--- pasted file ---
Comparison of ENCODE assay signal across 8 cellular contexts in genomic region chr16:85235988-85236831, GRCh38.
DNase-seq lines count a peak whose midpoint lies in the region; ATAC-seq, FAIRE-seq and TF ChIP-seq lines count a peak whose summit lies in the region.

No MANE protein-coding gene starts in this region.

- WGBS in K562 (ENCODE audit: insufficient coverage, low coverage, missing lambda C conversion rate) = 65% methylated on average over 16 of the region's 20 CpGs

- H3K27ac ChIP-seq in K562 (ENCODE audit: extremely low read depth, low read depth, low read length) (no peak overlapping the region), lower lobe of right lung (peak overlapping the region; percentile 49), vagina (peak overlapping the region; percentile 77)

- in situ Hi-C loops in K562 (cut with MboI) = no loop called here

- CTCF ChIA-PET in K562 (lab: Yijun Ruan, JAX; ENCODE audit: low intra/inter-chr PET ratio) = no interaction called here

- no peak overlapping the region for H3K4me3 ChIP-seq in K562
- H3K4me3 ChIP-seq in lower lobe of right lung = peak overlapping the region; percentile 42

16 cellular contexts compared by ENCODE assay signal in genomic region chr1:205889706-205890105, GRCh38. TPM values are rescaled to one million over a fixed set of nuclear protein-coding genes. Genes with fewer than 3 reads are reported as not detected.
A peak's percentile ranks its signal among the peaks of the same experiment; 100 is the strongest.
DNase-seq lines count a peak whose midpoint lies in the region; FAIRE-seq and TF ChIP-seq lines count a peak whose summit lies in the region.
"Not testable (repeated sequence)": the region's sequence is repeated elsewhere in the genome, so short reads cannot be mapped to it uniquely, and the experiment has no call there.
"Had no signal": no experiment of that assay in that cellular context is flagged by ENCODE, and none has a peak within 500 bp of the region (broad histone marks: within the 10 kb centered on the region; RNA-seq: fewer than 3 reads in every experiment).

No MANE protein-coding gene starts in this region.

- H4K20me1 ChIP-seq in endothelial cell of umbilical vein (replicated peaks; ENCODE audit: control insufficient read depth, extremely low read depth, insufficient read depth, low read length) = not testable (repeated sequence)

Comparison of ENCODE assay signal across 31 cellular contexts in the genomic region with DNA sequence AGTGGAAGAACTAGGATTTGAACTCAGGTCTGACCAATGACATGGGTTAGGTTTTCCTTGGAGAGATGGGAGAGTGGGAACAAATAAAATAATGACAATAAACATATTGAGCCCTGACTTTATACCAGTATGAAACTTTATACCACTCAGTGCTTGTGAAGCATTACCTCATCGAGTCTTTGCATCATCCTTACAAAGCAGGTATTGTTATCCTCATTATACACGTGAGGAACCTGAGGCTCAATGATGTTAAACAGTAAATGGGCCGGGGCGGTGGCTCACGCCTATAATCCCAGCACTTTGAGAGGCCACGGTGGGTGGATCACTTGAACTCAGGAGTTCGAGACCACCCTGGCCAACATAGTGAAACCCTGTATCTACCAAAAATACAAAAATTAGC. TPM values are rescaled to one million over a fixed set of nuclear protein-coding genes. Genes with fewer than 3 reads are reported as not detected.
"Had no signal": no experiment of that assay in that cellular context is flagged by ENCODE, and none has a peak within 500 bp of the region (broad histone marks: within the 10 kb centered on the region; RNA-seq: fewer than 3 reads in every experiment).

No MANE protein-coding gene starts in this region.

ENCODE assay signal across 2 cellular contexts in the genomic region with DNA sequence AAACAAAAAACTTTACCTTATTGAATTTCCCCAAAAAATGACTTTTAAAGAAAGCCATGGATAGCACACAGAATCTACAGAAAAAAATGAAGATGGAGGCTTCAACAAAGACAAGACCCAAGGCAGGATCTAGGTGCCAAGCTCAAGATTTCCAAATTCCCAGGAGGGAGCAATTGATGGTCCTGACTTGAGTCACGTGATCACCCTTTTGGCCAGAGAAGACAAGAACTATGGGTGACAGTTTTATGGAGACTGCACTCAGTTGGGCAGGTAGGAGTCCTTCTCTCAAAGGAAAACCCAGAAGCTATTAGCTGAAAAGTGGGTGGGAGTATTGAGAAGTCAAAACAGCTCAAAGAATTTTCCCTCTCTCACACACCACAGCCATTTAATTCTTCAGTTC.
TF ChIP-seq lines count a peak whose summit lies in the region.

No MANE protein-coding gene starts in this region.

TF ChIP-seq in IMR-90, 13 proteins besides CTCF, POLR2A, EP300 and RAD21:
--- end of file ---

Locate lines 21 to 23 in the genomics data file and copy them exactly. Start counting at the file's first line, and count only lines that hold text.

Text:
TF ChIP-seq lines count a peak whose summit lies in the region.

No MANE protein-coding gene starts in this region.

TF ChIP-seq in IMR-90, 13 proteins besides CTCF, POLR2A, EP300 and RAD21: